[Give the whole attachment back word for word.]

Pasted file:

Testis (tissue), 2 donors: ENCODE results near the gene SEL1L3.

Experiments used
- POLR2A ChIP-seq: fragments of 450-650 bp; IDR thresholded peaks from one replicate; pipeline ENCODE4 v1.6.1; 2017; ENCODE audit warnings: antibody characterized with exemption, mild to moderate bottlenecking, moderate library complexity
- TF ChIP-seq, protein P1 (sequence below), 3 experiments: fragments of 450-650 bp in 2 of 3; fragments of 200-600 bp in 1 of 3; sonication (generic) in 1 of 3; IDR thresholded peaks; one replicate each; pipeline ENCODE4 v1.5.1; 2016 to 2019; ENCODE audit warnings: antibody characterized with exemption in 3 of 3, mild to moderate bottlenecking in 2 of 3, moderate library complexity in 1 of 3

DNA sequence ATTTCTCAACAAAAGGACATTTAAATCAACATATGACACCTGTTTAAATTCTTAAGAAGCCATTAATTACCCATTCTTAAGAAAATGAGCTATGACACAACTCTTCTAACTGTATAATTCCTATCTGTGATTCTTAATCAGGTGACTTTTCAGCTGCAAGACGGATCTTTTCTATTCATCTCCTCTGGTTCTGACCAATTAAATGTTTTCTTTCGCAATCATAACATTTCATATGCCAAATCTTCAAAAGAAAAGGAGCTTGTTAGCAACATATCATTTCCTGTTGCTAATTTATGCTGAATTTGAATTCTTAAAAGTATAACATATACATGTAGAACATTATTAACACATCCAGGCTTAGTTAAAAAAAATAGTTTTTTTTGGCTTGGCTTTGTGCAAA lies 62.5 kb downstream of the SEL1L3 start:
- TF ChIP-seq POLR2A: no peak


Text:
Testis (tissue), 2 donors: ENCODE results near the gene SEL1L3.

Experiments used
- POLR2A ChIP-seq: fragments of 450-650 bp; IDR thresholded peaks from one replicate; pipeline ENCODE4 v1.6.1; 2017; ENCODE audit warnings: antibody characterized with exemption, mild to moderate bottlenecking, moderate library complexity
- TF ChIP-seq, protein P1 (sequence below), 3 experiments: fragments of 450-650 bp in 2 of 3; fragments of 200-600 bp in 1 of 3; sonication (generic) in 1 of 3; IDR thresholded peaks; one replicate each; pipeline ENCODE4 v1.5.1; 2016 to 2019; ENCODE audit warnings: antibody characterized with exemption in 3 of 3, mild to moderate bottlenecking in 2 of 3, moderate library complexity in 1 of 3

DNA sequence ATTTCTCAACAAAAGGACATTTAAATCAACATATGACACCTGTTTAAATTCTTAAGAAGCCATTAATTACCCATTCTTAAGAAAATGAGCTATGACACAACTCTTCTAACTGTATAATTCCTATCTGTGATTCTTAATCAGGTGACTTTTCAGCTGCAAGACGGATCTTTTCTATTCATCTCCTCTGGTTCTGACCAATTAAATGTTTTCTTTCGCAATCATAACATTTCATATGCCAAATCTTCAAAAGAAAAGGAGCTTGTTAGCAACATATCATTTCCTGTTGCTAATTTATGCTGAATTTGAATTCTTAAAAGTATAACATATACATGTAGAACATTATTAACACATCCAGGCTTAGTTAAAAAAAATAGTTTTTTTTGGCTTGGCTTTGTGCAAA lies 62.5 kb downstream of the SEL1L3 start:
- TF ChIP-seq POLR2A: no peak